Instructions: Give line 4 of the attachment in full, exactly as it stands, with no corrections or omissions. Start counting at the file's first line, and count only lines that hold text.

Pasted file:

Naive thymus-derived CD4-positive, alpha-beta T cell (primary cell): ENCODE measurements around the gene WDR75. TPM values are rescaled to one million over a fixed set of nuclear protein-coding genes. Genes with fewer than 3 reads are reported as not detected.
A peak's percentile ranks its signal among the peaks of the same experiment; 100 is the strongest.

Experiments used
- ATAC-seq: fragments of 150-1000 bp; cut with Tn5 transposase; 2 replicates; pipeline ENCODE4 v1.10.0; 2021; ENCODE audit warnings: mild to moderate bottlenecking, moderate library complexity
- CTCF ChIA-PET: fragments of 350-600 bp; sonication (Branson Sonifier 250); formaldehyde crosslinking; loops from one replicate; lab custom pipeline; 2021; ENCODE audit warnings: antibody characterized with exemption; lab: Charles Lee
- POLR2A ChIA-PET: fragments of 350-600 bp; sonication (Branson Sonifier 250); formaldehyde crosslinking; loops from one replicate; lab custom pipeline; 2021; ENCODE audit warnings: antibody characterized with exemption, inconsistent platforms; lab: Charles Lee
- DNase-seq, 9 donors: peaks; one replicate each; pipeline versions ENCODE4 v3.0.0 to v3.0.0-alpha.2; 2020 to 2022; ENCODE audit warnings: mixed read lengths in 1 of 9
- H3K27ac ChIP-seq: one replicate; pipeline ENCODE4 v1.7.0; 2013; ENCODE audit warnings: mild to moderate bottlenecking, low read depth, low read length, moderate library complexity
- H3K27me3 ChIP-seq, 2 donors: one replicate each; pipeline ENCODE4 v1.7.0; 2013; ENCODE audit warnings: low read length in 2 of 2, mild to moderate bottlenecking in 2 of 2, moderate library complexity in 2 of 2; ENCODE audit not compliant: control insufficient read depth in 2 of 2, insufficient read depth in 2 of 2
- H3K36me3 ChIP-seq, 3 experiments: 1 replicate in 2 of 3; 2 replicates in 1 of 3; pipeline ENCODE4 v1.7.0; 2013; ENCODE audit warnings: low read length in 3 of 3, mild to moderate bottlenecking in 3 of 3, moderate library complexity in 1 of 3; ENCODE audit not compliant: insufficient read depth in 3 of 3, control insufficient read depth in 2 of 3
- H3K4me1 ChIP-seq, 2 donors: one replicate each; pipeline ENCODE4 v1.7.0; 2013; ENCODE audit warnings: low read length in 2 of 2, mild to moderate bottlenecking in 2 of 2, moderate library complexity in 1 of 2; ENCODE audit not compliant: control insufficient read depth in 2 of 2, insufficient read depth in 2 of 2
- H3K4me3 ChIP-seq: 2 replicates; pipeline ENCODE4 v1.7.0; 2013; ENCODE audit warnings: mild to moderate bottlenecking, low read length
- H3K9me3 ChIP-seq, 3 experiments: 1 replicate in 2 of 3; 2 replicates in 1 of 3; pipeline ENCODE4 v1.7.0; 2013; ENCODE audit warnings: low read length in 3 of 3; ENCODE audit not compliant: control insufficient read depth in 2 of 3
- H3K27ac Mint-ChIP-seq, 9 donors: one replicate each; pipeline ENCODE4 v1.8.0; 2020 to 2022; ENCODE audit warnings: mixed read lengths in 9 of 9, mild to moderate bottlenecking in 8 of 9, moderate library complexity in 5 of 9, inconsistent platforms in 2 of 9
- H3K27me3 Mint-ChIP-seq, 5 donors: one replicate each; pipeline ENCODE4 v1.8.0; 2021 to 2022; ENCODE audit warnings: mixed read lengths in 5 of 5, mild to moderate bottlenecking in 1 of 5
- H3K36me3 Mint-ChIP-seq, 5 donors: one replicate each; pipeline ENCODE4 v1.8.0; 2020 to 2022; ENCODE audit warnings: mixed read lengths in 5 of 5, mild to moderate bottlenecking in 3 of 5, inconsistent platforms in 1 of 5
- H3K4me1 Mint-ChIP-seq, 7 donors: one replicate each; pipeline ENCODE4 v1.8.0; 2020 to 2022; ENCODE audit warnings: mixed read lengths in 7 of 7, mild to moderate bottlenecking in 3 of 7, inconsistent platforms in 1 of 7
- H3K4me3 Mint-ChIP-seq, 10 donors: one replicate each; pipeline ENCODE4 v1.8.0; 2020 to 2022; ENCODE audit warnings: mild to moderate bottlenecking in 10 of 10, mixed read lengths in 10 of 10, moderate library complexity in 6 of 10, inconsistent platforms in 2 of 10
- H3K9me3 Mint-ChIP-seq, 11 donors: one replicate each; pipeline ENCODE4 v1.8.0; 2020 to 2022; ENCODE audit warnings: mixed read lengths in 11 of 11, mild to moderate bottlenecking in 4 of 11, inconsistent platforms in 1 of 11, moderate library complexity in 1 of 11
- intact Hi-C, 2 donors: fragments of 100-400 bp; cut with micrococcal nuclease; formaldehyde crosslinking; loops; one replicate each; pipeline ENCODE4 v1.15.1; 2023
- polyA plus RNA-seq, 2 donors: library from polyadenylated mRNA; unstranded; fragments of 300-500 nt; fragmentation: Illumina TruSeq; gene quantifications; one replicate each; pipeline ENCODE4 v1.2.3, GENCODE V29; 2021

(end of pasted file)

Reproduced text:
- ATAC-seq: fragments of 150-1000 bp; cut with Tn5 transposase; 2 replicates; pipeline ENCODE4 v1.10.0; 2021; ENCODE audit warnings: mild to moderate bottlenecking, moderate library complexity